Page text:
"In truckload, we continue to see a lot of fleet downsizing and redeployment," says John Larkin. "That speaks to large carriers deciding the traditional long-haul truckload market is not a place they want to be."
In the past decade, some companies have been very successful in diversifying their service offerings, especially expansion into non-asset-intensive services, to offer "one-stop shopping" for shippers. Other companies have tried this and failed. And Larkin says a "me-too" mentality of fleets rushing into these areas could be a mistake for some.
"With some non-asset-based companies generating attractive financial profiles, most are diversifying into what soon may become over-served markets (e.g., truck brokerage). Ironically, it may be those that stick to their knitting that have the last laugh," he says, "as eventually someone has to actually own and operate the transportation asset."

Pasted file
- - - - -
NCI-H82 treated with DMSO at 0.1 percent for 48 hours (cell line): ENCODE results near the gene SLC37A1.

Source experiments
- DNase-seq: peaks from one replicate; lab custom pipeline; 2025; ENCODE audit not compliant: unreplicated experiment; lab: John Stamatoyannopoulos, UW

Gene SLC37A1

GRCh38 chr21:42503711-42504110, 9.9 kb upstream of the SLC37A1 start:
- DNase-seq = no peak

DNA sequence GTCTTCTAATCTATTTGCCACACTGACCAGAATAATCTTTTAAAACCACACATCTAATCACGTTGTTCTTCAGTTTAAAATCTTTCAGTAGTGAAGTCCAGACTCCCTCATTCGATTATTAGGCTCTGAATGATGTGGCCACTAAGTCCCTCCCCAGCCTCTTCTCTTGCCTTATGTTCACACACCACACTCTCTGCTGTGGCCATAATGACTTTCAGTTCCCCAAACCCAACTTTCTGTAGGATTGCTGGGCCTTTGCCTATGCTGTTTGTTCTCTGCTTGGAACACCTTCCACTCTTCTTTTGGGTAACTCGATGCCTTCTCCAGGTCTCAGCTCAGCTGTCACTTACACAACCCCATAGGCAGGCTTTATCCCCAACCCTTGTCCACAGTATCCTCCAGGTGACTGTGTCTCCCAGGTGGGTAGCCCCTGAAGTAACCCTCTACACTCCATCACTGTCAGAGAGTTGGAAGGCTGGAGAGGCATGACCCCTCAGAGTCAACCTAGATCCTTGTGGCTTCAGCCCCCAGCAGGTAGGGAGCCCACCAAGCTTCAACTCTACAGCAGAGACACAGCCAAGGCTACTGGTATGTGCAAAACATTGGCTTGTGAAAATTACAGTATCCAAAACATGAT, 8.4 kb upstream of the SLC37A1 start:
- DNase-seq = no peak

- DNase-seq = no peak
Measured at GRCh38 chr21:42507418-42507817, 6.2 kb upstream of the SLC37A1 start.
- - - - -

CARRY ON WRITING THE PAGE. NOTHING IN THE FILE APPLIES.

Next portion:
In fact, Larkin and his associates believe that the next decade "will prove our thesis that superior returns will be enjoyed by those carriers that stay focused on their core service offering and, in doing so, generate a superior cost structure and superior value propositions for their customers."
On the other hand, Williams believes the industry hasn't changed enough. The sharp delineations that have traditionally defined the U.S. transportation market - truckload, LTL, rail intermodal, freight brokers, freight forwarders, 3PLs - "do not exist outside of the United States," he says. "In Europe, and in Asia, and in the Pacific and Australia and the Middle East, they're all one and the same." Big companies such as DHL and D.B. Schenker and Agility Logistics provide global logistics services, including trucking, intermodal, warehousing, forwarding, brokerage, etc.Intermodal
J.B. Hunt Transport is generating per-truck revenues and operating income with its emphasis on intermodal that "are far, far above the heights that would cause any experienced trucker to drool with financial envy," says Williams. According to Stifel Nicolaus, a new deal the carrier signed with Norfolk Southern late last year could position J.B. Hunt to grow its eastern intermodal business at double-digit rates.